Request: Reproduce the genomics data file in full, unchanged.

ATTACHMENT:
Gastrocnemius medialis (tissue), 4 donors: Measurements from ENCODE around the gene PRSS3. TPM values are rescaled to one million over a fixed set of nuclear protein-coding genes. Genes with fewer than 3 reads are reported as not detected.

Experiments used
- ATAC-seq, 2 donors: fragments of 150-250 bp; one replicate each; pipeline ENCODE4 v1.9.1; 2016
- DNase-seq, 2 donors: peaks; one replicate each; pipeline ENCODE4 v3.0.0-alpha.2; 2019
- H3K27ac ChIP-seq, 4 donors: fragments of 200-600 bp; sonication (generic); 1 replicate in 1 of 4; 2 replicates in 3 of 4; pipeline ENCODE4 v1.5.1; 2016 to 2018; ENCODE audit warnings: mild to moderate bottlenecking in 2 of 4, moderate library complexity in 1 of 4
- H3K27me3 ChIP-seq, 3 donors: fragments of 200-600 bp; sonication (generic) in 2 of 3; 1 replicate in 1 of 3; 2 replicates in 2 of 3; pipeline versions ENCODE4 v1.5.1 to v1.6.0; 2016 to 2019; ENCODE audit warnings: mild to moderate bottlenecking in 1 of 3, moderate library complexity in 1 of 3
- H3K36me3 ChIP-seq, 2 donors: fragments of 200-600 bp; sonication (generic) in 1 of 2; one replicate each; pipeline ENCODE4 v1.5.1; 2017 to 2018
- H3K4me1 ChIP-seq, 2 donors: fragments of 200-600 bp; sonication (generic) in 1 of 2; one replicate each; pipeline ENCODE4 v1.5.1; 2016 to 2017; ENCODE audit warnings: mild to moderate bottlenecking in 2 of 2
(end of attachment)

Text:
Gastrocnemius medialis (tissue), 4 donors: Measurements from ENCODE around the gene PRSS3. TPM values are rescaled to one million over a fixed set of nuclear protein-coding genes. Genes with fewer than 3 reads are reported as not detected.

Experiments used
- ATAC-seq, 2 donors: fragments of 150-250 bp; one replicate each; pipeline ENCODE4 v1.9.1; 2016
- DNase-seq, 2 donors: peaks; one replicate each; pipeline ENCODE4 v3.0.0-alpha.2; 2019
- H3K27ac ChIP-seq, 4 donors: fragments of 200-600 bp; sonication (generic); 1 replicate in 1 of 4; 2 replicates in 3 of 4; pipeline ENCODE4 v1.5.1; 2016 to 2018; ENCODE audit warnings: mild to moderate bottlenecking in 2 of 4, moderate library complexity in 1 of 4
- H3K27me3 ChIP-seq, 3 donors: fragments of 200-600 bp; sonication (generic) in 2 of 3; 1 replicate in 1 of 3; 2 replicates in 2 of 3; pipeline versions ENCODE4 v1.5.1 to v1.6.0; 2016 to 2019; ENCODE audit warnings: mild to moderate bottlenecking in 1 of 3, moderate library complexity in 1 of 3
- H3K36me3 ChIP-seq, 2 donors: fragments of 200-600 bp; sonication (generic) in 1 of 2; one replicate each; pipeline ENCODE4 v1.5.1; 2017 to 2018
- H3K4me1 ChIP-seq, 2 donors: fragments of 200-600 bp; sonication (generic) in 1 of 2; one replicate each; pipeline ENCODE4 v1.5.1; 2016 to 2017; ENCODE audit warnings: mild to moderate bottlenecking in 2 of 2